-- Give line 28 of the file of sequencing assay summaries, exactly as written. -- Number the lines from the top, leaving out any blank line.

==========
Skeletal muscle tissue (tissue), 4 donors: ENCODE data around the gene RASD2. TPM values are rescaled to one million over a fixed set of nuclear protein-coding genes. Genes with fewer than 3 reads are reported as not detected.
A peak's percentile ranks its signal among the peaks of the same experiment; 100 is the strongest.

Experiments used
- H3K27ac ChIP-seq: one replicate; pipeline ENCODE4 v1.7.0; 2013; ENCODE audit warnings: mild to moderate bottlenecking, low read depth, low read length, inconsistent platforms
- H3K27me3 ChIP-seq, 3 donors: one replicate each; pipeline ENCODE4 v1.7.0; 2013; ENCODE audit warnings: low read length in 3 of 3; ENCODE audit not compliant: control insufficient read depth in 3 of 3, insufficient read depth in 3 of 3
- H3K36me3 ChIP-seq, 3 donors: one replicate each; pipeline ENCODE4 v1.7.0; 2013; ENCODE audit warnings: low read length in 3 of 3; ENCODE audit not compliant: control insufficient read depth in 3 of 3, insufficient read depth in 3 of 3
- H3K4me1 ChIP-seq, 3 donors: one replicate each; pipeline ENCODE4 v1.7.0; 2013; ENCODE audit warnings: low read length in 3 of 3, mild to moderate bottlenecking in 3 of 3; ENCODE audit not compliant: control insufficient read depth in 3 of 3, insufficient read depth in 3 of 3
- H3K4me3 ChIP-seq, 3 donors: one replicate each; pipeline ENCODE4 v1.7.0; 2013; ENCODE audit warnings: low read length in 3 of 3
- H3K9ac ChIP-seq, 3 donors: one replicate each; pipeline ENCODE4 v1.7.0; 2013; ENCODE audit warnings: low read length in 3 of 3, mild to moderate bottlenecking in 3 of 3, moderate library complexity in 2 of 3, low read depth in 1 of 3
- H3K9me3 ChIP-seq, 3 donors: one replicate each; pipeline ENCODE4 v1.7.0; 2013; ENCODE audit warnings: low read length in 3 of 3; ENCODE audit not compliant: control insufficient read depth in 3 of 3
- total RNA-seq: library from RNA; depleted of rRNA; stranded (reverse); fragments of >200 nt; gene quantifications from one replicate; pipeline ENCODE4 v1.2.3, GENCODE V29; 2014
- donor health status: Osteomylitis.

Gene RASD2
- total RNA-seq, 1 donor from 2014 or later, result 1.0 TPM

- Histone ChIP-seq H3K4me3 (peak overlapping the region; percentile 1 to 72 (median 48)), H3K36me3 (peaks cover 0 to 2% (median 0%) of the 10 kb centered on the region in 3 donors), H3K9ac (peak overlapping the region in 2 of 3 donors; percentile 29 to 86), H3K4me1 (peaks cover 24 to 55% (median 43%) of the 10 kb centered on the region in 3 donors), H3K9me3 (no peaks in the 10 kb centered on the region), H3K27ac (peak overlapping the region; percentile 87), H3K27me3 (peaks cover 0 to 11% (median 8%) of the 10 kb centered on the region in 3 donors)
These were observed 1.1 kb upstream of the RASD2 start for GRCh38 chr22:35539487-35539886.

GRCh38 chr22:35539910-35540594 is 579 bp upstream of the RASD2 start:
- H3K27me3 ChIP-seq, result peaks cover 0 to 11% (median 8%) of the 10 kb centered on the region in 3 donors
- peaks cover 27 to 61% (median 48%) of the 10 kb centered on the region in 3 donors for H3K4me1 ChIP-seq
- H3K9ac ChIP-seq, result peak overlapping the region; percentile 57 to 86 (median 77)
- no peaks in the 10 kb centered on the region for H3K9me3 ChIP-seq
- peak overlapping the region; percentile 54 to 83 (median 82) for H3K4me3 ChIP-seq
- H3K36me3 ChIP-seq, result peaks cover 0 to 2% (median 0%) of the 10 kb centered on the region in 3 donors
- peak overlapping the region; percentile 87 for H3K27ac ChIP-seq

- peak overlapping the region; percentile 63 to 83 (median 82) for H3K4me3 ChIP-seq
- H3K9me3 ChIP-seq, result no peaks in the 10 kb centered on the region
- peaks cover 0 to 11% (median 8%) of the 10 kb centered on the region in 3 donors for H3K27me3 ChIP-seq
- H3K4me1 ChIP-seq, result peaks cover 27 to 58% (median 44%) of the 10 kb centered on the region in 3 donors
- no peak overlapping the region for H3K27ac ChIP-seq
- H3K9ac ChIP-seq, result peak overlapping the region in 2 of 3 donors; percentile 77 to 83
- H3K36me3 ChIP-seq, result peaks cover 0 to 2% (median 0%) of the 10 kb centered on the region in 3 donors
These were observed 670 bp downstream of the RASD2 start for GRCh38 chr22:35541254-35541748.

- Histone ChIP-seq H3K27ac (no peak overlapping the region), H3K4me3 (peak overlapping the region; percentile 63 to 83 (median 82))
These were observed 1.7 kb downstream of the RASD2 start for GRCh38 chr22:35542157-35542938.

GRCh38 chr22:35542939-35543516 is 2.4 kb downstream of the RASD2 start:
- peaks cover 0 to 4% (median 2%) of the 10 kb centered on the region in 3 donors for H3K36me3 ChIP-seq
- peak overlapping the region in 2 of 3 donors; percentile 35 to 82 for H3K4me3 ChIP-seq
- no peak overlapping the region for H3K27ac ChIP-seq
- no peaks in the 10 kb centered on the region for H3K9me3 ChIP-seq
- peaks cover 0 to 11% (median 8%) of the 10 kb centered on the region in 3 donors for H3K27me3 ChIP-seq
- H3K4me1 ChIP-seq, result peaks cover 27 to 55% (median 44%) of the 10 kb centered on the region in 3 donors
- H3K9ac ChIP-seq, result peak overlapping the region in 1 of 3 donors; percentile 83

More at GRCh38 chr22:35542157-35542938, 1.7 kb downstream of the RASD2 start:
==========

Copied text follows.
- H3K4me1 ChIP-seq, result peaks cover 27 to 58% (median 44%) of the 10 kb centered on the region in 3 donors